The Penn study doesn't conceal the actual poor outcome: All the facts reported above come straight from that report. But the study goes out of its way to put a happy face on the sad results, leading with the graduates-only figures before getting to the grim facts. Apparently, the Prison Fellowship press office simply wrote a press release off the spin, and the White House worked off the press release. Probably no one was actually lying; they were just believing, and repeating as fact, what they wanted to believe. It's hard to know for sure what those involved were thinking: Study author Byron Johnson canceled a scheduled interview at the last moment. The White House didn't respond to requests for comment.
InnerChange program manager Jerry Wilger says he doesn't know much about research, but he doesn't think it's fair to count the performance of the people who dropped out of his program against him, a fair-sounding objection that misses the point entirely. If InnerChange's 177 entrants were truly matched to the control group but ended up having more recidivism, then either the apparent success with the graduates was due to "creaming" or the program somehow managed to make its dropouts worse than they were to start with. If the program genuinely helped its graduates and didn't harm its dropouts, and if the whole group of entrants was truly matched to the controls, then the group of 177 should have done better than the controls. And they didn't.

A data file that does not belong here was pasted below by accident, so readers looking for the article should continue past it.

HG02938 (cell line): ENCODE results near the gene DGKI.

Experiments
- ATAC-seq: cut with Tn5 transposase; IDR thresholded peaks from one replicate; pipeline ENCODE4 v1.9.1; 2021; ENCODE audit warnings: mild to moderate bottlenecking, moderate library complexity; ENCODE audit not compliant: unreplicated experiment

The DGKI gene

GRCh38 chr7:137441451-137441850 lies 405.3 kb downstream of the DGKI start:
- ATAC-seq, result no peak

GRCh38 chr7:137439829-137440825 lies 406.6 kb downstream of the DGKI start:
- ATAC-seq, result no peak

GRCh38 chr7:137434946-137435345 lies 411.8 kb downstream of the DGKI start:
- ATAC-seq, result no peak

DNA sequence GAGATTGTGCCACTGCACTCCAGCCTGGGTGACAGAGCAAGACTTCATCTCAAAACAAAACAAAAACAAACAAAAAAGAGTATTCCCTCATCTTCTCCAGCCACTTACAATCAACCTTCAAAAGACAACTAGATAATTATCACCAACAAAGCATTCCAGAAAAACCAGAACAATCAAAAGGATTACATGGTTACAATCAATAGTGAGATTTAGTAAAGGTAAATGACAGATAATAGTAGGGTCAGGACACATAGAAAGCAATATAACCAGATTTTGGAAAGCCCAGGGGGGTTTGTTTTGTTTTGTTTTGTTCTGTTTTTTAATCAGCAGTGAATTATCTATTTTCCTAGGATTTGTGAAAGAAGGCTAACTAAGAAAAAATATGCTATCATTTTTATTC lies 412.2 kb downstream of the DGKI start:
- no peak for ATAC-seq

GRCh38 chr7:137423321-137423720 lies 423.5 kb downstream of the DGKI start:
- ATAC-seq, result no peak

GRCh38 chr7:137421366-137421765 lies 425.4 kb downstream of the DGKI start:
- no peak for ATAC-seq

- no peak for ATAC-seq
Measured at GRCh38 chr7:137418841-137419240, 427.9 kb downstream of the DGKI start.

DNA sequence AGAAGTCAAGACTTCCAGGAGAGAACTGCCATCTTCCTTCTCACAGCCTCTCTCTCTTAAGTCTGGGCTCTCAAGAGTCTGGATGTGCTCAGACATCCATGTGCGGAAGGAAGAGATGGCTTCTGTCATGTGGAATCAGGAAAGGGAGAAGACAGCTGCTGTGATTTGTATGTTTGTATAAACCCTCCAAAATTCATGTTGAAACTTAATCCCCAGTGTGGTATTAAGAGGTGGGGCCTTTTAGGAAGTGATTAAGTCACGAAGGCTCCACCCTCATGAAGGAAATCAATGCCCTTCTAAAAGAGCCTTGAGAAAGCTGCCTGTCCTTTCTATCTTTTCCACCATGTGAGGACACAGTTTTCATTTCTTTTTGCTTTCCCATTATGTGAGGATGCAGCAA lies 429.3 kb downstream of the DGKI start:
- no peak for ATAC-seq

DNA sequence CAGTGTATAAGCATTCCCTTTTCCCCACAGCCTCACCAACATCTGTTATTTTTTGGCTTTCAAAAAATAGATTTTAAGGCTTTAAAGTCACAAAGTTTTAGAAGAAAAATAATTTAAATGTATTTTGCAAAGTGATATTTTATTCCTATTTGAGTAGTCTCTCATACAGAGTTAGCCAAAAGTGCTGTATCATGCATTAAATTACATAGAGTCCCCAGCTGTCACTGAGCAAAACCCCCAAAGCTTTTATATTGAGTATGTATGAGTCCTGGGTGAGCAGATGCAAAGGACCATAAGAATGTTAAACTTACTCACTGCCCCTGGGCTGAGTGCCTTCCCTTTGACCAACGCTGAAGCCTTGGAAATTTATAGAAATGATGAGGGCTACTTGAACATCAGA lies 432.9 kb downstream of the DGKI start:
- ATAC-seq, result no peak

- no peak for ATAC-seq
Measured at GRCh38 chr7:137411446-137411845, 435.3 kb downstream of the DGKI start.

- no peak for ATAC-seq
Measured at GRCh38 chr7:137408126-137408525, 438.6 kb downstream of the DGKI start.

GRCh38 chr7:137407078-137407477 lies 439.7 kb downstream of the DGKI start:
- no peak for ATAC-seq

So, the feel-good winners-only analysis simply isn't worth the paper it's printed on. Only the full-group analysis (known technically as "intent-to-treat," a holdover term from its origins in medical research) has any real value. And on that analysis, the program has a net effect of zero or a little worse than zero. That makes it a loser.
John DiIulio, an intellectually serious advocate of faith-based programs who was the first director of the Bush administration's faith-based initiatives and the founder of the Penn research center, acknowledges frankly the results weren't what a supporter of such programs would have hoped for. But he points out that a single study almost never provides a convincing yes or no answer on a program concept. "The orthodox believers point to a single positive result and say it proves faith-based programs always work. The orthodox secularists point to a single negative result and say it proves faith-based programs never work. They're both wrong."
The poor result of InnerChange doesn't mean that no faith-based prison program could work, but it does mean that this one hasn't, at least not yet. It joins a long line of what seemed like good ideas for reducing recidivism that didn't pan out when subjected to a rigorous evaluation. Maybe my own pet, literacy training, wouldn't do any better in a real random-assignment trial. But that's why you do evaluations; they tell you things you didn't want to hear. If you're honest, you listen to them.
And if you're smart, you don't listen to the political advocates of "faith-based" this and that when they say they're only asking us to support programs that have been "proven" to work.
Correction, Aug. 6, 2003: The article originally and incorrectly described InnerChange Freedom Initiative as "a fundamentalist prison-within-a-prison." The Prison Fellowship regards itself as being part of the evangelical tradition rather than the fundamentalist tradition. (Return to the corrected sentence.)